With any major election comes the promise of sweeping change and education reforms. In November of 2012, change came in a big way with the success of the GOP in North Carolina. For the first time in 140 years, the NC House, Senate and Governor's mansion are in Republican majority and power. The Republican education messaging is similar to that echoed at the National level; includes calls for greater school choice and increased local flexibility from Federal regulations. The politician to watch is Senator Phil Berger (R-Rockingham) where he said to WRAL5 that, "Lawmakers are also expected to push forward with changes to the state's education system. In particular, Berger said, the Senate would push plans to give schools more flexibility to hire and fire teachers and reward better performing teachers or those who take on tougher assignments." Thus, we should anticipate an expansion of the Charter School sector as well as discussions of merit pay and test-based teacher evaluation models. (Keep in mind, preliminary research from the Institute of Education sciences has found merit pay did not have the dramatic impact they were expecting.)
Despite making a recent stir over his comments regarding higher education in the Huffington Post, Governor McCrory has a website outlining the 4 major foci of his K-12 agenda. The best means to stay on top of NC education is through twitter – much of the Governor's breaking policy news is through his twitter feed @NCCapitol.
Most recently, rumors have been circulating inside the beltway that we may finally see a reauthorization of the Elementary and Secondary Education Act, otherwise known as ESEA in the 113th Congress. (ESEA is the 1965 landmark piece of legislation that included in its last reauthorization the 2002 No Child Left Behind Act or NCLB.) Due to bipartisan gridlock in Congress, many states were not meeting the regulations originally set by NCLB and required a new system to report and account for student learning. Under the encouragement of the President, the Secretary of Education Arne Duncan has issued ESEA flexibility waivers to over 34 states and the District of Columbia from the 44 states who applied. On February 7th, the Senate HELP Committee held a hearing with Secretary Duncan discussing the issues surrounding ESEA flexibility. The waivers have recently come under fire regarding some states lowering the accountability standards of high school graduation rates and poor data acquisition within super subgroups, and other concerns as outlined by stakeholder groups like the Alliance for Excellent Education. Yet, ESEA flexibility is just one part of the greater picture of new, federal education legislation.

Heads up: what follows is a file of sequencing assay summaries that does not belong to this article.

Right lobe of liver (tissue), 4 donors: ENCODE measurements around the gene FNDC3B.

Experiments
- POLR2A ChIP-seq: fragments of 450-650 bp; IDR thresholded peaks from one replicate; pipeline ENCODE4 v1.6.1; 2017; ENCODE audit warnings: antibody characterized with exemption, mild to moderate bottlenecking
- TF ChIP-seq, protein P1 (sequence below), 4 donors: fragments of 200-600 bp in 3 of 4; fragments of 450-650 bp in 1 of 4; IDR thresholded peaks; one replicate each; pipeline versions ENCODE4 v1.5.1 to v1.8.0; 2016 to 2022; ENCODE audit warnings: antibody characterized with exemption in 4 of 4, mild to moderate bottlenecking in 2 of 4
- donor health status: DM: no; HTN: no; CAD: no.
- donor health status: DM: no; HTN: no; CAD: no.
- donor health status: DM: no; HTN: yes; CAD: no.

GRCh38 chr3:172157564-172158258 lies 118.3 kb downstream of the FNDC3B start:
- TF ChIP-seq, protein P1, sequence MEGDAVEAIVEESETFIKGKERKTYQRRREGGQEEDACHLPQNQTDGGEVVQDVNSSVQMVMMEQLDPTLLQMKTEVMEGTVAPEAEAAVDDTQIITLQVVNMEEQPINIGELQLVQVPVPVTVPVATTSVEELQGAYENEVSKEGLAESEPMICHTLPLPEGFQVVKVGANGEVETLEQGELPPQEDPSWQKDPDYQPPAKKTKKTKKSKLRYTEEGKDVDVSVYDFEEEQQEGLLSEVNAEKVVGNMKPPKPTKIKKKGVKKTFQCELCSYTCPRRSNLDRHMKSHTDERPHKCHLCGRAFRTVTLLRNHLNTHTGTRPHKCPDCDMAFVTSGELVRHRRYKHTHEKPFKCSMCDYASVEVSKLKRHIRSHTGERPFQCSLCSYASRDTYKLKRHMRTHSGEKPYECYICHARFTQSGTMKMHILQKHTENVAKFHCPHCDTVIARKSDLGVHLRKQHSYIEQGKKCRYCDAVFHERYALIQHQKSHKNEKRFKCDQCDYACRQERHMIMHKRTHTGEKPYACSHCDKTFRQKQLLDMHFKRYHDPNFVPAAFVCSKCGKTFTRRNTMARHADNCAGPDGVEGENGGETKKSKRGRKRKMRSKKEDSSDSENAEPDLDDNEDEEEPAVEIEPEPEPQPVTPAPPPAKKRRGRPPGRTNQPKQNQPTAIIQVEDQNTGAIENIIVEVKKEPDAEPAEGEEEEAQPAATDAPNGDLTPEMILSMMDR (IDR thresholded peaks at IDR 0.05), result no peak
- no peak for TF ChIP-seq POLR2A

To gain insight into the 2013 Federal education policies, there are webinars available throughout the month of February (and archived if you cannot attend live) that highlight the central questions surrounding teacher quality and evaluation, student assessment, school choice, and implementation of the Common Core State Standards.
In the coming weeks, Senator Franken will be reintroducing his STEM Master Teacher Corps Act. This legislation creates the STEM Master Teacher Corps from the top 5% of K-12 STEM teachers in a participating area. Corps members will be offered career advancement opportunities and higher pay. In turn, they will mentor other STEM teachers and share best practices with the STEM education community to improve the ability of all teachers to impart strong STEM skills and an eagerness to learn to their students. Corps members will also serve as role models for other STEM teachers, demonstrating the opportunity for continued professional growth if they decide to stay in teaching.
Support this legislation by contacting your Senators (Senator Kay Hagan: 202.224.6342 and Senator Richard Burr: 202.224.3154) and your local Congressional Representative. If you don't know who that is, click here to find out. Urge your elected officials to publically support STEM based commerce and education in North Carolina by being a co-sponsor of this important legislation.
Submitted by Rebecca Hite
NCSLA Legislative Liaison